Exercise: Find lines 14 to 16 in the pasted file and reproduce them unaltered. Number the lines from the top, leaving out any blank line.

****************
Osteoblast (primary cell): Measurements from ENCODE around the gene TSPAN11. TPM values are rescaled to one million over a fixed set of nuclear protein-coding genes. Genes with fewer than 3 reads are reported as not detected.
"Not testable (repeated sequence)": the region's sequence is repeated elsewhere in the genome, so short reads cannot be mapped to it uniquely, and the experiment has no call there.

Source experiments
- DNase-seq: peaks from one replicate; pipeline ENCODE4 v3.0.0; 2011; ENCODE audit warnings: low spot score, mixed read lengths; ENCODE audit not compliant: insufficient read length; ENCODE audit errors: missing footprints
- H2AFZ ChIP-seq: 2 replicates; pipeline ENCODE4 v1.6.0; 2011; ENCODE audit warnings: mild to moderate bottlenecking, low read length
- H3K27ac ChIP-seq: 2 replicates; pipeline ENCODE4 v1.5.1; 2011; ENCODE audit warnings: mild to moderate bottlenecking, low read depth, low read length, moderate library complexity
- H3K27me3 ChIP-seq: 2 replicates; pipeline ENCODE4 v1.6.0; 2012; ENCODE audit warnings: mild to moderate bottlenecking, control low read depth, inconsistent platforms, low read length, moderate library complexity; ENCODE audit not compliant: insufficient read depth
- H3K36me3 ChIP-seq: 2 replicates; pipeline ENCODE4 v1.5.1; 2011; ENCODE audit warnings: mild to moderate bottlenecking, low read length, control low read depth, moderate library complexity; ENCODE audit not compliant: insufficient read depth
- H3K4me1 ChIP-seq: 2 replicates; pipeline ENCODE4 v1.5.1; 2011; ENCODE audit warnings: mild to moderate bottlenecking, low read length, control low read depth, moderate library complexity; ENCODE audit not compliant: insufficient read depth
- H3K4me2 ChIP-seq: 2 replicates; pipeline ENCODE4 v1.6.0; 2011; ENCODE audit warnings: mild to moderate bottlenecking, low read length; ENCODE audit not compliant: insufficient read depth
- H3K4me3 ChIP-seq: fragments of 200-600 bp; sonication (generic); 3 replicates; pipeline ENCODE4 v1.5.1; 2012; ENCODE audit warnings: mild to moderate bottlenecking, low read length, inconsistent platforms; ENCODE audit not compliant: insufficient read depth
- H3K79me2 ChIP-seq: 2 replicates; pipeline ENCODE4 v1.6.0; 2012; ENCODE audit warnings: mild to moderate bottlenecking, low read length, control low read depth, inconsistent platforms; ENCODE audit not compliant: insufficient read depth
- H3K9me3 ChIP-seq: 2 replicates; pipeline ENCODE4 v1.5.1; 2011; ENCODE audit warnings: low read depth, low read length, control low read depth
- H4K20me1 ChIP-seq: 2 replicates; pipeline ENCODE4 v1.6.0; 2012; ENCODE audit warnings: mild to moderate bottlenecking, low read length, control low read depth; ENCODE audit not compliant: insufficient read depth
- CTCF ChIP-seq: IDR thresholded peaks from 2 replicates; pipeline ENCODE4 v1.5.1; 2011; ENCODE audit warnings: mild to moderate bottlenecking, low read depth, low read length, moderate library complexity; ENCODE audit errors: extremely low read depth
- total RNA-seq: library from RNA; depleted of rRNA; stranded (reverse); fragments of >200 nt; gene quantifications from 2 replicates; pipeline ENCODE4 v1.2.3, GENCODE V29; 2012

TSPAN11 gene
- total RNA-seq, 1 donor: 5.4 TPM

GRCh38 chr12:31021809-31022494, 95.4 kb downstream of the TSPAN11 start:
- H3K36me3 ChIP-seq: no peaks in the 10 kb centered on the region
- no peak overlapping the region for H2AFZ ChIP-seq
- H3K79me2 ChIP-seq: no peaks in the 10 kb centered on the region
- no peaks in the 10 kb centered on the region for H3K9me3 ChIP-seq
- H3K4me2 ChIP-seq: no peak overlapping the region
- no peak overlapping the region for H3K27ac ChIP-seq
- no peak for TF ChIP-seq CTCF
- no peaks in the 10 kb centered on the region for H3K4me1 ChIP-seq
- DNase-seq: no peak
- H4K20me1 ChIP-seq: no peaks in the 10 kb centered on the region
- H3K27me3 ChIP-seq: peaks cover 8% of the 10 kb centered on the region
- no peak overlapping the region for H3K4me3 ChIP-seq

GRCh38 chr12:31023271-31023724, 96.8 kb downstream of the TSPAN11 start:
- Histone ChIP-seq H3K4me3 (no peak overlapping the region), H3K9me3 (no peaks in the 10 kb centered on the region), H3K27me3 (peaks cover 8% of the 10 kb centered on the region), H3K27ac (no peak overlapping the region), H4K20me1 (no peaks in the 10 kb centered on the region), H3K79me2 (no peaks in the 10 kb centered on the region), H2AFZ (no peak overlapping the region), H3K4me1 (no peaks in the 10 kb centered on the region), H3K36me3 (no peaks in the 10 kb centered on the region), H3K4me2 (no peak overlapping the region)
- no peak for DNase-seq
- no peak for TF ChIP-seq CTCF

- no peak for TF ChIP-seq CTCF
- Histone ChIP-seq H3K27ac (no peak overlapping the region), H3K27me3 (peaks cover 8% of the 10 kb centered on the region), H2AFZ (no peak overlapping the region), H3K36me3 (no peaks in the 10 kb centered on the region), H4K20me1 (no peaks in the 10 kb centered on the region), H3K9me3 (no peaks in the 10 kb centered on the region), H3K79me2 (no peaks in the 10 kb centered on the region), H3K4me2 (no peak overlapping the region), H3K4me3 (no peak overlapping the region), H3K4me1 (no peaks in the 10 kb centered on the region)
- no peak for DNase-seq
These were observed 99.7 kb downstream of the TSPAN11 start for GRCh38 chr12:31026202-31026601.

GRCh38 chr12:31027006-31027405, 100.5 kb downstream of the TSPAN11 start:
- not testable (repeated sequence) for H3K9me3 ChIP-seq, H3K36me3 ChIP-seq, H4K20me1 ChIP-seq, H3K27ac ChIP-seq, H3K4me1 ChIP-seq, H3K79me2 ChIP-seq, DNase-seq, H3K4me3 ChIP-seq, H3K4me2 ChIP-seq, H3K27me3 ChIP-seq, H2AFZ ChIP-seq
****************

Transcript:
- H4K20me1 ChIP-seq: 2 replicates; pipeline ENCODE4 v1.6.0; 2012; ENCODE audit warnings: mild to moderate bottlenecking, low read length, control low read depth; ENCODE audit not compliant: insufficient read depth
- CTCF ChIP-seq: IDR thresholded peaks from 2 replicates; pipeline ENCODE4 v1.5.1; 2011; ENCODE audit warnings: mild to moderate bottlenecking, low read depth, low read length, moderate library complexity; ENCODE audit errors: extremely low read depth
- total RNA-seq: library from RNA; depleted of rRNA; stranded (reverse); fragments of >200 nt; gene quantifications from 2 replicates; pipeline ENCODE4 v1.2.3, GENCODE V29; 2012